134 marijuana businesses were approved in California as of Wednesday. But the city of Los Angeles is still scrambling to license its first recreational marijuana retailer.
It’s hard to believe. But the single largest market in California, Los Angeles, has yet to license first recreational marijuana retailer. And it’s not just the City of Angels that is missing out on the economic boom. Many other cities have also taken their time drafting regulations and permissions.
Fresno and Riverside counties have prohibited all recreational and medicinal cannabis sales.
Slow Pace Infuriates Marijuana Business Owners
Some marijuana business owners are fed up with city officials. They argue that they are missing out on huge amounts of income, as they watch customers flock to competitors in neighboring cities. The city of Los Angles has clearly stated that timing is not the number one priority. They are more intent on getting the recreational marijuana regulations right, rather than being first.
This stance by the city has done little to appease business owners like Jerred Kiloh. Kiloh is the owner of the Higher Path on Ventura Blvd. He estimates that he is losing as many as 150 customers and $10,000 a day. This is based on the average $65 spent in recreational dispensaries so far. Kiloh says,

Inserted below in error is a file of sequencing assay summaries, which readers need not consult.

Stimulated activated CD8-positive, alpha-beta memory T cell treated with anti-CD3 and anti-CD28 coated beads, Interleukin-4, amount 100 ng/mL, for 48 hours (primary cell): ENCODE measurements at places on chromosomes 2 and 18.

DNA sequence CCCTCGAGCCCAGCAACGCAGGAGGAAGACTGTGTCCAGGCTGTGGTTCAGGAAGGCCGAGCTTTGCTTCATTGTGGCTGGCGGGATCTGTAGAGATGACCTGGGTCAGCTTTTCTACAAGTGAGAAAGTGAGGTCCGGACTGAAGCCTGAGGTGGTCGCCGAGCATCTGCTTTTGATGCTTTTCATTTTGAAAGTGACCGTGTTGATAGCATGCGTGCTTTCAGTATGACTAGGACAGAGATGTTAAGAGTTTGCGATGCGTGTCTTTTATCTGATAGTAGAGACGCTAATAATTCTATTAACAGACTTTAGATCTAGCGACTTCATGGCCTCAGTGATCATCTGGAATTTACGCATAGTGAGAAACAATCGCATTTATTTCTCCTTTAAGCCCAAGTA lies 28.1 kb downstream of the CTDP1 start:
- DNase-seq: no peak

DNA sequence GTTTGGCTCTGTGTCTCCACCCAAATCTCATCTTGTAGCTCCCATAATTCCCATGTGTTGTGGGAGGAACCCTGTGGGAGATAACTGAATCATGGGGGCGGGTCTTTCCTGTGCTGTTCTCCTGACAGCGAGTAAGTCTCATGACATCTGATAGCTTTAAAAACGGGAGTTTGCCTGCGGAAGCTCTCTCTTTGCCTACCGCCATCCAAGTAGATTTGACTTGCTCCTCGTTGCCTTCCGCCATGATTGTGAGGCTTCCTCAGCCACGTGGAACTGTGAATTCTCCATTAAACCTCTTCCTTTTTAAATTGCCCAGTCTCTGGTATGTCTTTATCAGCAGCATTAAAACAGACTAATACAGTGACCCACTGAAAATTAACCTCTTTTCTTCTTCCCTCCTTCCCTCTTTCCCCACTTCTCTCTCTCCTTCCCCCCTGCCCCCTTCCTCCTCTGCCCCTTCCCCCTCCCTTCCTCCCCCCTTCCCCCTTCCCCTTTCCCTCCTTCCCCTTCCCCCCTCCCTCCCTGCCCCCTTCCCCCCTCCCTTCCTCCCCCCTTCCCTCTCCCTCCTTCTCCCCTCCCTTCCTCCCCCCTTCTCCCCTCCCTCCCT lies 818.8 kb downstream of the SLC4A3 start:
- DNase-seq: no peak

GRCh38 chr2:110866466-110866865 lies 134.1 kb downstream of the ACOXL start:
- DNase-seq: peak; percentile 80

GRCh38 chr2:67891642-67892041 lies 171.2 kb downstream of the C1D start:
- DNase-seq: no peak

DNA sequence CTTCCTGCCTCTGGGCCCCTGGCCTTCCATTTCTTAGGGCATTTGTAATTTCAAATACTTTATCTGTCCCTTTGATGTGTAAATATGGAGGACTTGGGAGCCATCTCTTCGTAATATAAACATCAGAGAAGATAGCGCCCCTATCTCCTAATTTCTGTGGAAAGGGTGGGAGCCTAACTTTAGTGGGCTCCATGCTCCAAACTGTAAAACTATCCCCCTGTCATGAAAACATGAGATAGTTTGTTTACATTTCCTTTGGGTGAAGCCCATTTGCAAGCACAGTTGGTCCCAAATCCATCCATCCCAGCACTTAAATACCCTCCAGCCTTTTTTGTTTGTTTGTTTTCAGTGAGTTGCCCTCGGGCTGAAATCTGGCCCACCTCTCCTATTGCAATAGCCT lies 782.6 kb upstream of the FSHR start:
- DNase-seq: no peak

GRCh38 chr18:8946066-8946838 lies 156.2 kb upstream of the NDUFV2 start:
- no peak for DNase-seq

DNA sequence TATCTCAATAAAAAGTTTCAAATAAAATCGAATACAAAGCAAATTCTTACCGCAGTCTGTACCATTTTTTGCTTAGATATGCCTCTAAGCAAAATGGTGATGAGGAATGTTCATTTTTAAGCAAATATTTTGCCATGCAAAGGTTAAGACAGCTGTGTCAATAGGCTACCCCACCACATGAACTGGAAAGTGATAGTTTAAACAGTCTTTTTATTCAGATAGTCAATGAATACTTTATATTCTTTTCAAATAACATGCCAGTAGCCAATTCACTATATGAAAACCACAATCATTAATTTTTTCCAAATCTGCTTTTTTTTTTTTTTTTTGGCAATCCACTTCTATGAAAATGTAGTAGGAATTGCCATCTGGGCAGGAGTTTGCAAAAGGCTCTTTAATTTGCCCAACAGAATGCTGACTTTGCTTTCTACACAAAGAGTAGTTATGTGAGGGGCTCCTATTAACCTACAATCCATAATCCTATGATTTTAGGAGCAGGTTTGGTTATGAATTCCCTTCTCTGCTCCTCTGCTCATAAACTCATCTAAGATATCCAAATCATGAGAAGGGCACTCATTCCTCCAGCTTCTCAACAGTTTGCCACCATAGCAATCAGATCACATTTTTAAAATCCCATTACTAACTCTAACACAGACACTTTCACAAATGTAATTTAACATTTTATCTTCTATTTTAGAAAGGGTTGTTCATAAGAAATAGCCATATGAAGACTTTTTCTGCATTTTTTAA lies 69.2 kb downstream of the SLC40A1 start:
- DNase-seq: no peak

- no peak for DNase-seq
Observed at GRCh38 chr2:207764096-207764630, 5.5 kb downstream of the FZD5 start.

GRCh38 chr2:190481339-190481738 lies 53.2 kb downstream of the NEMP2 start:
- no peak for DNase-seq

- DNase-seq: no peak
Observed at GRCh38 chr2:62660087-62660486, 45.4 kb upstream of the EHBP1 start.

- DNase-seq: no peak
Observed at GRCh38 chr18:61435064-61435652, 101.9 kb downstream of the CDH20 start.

“Being first to market is important in any industry, but especially in this industry right now, we lose market share every day…We are fighting huge losses and I don’t think anybody really cares.”
California’s City Council did not start accepting applications until Jan. 3. These were also only applications from the roughly 200 shops that have been selling marijuana legally to customers with a prescription. When the legalization of marijuana began in California on Jan. 1, the city’s online registration system was overrun with activity. It was filled with bugs and broken links. Shop owners say for a short time, they could only click through to a dummy form. The application was hard to find.
Emotions are certainly running high as Kiloh states,
“It’s become emotional for a lot of people because now we are fighting for our lives and businesses.”
‘We’re not trying to win a race’
Cata Packer, the Cannabis Department first executive director previously said she imagined “there would be ’10 to 30 businesses’ with the needed city authorizations within a ‘week or two’ after the Jan. 3 kickoff date.”
It seems her estimations were completely off, but she remains firm when speaking about the cities goals. Packer says,
“We’re not trying to win a race — we’re here to get this right,”
she continued to say,
“We are implementing a brand new process, and verification of our first set of applicants has taken longer than anticipated. We’re going to continue to do what’s necessary to ensure the fair, thorough process that Angelenos expect and deserve.”